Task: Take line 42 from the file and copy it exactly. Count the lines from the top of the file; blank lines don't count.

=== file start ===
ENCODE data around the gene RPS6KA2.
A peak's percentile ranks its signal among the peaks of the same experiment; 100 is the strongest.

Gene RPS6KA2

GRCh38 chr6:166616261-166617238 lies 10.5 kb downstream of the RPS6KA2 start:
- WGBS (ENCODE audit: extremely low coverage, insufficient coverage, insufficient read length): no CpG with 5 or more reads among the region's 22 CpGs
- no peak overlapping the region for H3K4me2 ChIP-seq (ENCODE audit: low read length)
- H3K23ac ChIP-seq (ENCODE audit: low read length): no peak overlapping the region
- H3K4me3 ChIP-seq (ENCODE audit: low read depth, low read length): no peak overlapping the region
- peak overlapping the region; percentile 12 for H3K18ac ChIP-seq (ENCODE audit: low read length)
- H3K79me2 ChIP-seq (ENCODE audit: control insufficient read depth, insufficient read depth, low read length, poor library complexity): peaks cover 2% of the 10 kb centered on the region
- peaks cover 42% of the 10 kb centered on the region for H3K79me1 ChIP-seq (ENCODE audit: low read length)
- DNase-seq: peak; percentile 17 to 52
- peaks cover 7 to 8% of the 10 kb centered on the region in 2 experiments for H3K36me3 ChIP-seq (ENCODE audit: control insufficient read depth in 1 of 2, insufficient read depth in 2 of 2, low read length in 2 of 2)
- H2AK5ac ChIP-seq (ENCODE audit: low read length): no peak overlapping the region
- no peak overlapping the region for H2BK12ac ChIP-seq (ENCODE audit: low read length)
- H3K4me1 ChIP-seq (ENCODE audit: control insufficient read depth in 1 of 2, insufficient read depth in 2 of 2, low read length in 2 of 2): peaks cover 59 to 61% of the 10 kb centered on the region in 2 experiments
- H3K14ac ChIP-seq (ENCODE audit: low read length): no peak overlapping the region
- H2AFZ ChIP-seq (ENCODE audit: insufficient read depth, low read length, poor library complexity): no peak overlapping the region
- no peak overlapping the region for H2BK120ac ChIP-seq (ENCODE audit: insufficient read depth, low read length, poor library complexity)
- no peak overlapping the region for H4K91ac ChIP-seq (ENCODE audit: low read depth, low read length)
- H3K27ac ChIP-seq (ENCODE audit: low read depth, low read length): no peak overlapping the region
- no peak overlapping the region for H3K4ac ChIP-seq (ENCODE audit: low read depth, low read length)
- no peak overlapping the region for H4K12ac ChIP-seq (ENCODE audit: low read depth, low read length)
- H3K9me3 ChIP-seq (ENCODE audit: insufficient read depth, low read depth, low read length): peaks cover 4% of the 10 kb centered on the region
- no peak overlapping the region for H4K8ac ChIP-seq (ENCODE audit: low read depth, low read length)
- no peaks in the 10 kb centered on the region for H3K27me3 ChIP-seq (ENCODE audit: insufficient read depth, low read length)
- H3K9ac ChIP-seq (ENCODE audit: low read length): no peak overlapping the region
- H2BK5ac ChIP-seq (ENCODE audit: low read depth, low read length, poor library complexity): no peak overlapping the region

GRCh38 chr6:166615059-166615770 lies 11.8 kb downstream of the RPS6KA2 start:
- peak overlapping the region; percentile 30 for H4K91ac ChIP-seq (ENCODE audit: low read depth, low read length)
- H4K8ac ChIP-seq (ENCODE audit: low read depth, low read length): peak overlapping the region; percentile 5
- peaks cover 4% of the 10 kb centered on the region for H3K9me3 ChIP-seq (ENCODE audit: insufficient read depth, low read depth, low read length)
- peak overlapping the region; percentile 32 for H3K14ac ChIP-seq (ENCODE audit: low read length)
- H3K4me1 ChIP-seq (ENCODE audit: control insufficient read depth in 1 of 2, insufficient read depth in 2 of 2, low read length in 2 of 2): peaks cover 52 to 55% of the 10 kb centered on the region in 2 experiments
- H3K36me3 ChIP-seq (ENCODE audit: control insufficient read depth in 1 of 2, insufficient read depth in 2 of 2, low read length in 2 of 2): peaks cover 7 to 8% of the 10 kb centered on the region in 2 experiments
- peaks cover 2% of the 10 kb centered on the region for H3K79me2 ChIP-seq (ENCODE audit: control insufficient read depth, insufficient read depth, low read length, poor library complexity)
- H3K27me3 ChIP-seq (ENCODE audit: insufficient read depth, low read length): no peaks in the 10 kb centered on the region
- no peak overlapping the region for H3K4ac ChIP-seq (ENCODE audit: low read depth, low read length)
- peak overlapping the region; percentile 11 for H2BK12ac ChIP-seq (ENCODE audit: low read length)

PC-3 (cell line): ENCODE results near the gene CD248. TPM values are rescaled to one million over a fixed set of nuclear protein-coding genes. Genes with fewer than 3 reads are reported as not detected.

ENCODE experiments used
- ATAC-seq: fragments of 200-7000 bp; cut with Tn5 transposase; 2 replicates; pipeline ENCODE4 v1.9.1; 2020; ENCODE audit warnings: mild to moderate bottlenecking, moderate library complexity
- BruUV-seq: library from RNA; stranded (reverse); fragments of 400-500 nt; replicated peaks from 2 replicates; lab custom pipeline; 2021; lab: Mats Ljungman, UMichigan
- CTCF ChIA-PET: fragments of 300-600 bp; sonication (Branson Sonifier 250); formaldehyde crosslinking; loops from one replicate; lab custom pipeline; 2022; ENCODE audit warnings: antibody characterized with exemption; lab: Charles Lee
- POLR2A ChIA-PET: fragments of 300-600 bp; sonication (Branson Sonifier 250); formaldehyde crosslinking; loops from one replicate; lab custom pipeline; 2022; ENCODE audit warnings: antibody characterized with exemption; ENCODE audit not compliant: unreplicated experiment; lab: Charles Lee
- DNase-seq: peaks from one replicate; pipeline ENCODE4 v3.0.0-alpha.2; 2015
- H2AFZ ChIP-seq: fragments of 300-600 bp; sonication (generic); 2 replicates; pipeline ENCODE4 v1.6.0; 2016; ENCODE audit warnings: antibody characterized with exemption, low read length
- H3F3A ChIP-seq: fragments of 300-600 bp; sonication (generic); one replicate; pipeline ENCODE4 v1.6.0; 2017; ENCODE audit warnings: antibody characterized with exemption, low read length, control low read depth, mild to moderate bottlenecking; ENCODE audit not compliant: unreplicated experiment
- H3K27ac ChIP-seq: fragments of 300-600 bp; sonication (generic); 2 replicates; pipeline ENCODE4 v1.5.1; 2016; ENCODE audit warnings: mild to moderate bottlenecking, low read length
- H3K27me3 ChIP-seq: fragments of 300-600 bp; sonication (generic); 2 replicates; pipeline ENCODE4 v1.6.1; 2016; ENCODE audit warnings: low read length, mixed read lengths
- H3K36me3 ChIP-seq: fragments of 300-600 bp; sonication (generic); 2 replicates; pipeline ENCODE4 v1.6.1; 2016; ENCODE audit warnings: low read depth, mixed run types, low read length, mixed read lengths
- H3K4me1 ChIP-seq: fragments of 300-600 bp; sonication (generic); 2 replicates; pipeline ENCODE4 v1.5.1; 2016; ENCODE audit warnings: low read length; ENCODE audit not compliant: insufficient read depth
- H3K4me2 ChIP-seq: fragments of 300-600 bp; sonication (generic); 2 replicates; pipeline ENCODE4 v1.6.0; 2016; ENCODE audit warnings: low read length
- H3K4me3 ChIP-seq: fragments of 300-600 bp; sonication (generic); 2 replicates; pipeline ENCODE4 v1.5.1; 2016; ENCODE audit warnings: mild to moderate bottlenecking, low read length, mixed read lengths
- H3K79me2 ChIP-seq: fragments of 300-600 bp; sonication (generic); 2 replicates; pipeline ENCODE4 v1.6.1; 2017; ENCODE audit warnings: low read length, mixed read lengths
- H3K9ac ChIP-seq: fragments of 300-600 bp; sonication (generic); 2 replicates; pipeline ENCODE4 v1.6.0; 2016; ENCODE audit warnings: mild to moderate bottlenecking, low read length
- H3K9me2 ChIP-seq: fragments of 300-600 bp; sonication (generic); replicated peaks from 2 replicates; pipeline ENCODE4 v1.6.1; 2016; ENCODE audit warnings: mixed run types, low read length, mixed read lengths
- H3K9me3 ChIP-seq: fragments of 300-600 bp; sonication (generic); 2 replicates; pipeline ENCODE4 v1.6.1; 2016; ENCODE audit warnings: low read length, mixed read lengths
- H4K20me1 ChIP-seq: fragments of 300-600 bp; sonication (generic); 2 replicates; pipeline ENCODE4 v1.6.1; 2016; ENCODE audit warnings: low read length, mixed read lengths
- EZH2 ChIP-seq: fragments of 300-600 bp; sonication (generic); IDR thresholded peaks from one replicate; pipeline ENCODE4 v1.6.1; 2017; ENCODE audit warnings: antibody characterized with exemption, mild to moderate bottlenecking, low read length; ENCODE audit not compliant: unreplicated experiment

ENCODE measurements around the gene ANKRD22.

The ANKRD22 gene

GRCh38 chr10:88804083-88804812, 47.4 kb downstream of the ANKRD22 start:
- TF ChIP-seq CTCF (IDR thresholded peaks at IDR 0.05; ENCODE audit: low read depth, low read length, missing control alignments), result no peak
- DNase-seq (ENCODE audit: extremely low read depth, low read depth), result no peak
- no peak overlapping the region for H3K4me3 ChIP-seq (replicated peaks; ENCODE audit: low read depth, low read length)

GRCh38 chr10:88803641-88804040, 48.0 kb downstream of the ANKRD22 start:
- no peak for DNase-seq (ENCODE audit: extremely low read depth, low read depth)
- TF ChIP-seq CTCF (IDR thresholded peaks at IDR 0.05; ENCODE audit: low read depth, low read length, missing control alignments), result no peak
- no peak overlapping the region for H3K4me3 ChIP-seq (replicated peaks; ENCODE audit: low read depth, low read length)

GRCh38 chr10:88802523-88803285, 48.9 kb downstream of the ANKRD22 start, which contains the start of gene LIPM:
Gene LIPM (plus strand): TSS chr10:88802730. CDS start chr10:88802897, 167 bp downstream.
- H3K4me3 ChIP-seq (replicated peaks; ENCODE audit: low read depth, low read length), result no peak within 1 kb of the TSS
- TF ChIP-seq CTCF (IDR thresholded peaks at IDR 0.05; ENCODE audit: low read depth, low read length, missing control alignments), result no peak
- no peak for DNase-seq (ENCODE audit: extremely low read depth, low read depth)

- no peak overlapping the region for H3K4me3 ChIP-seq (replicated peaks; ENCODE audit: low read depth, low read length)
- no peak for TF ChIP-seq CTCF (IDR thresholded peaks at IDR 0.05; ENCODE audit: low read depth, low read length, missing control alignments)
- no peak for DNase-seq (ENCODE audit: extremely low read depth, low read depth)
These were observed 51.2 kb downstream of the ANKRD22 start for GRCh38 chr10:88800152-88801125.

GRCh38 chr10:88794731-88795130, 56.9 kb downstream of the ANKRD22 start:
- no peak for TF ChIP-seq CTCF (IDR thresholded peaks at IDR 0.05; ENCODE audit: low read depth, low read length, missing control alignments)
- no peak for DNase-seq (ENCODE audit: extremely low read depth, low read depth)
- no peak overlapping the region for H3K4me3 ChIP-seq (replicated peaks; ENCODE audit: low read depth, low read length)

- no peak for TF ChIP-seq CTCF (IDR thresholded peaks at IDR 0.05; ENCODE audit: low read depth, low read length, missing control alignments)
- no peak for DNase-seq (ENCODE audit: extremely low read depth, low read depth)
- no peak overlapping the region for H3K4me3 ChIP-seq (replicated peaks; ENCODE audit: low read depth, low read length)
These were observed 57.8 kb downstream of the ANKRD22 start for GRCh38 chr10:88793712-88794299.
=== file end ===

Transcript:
- ATAC-seq: fragments of 200-7000 bp; cut with Tn5 transposase; 2 replicates; pipeline ENCODE4 v1.9.1; 2020; ENCODE audit warnings: mild to moderate bottlenecking, moderate library complexity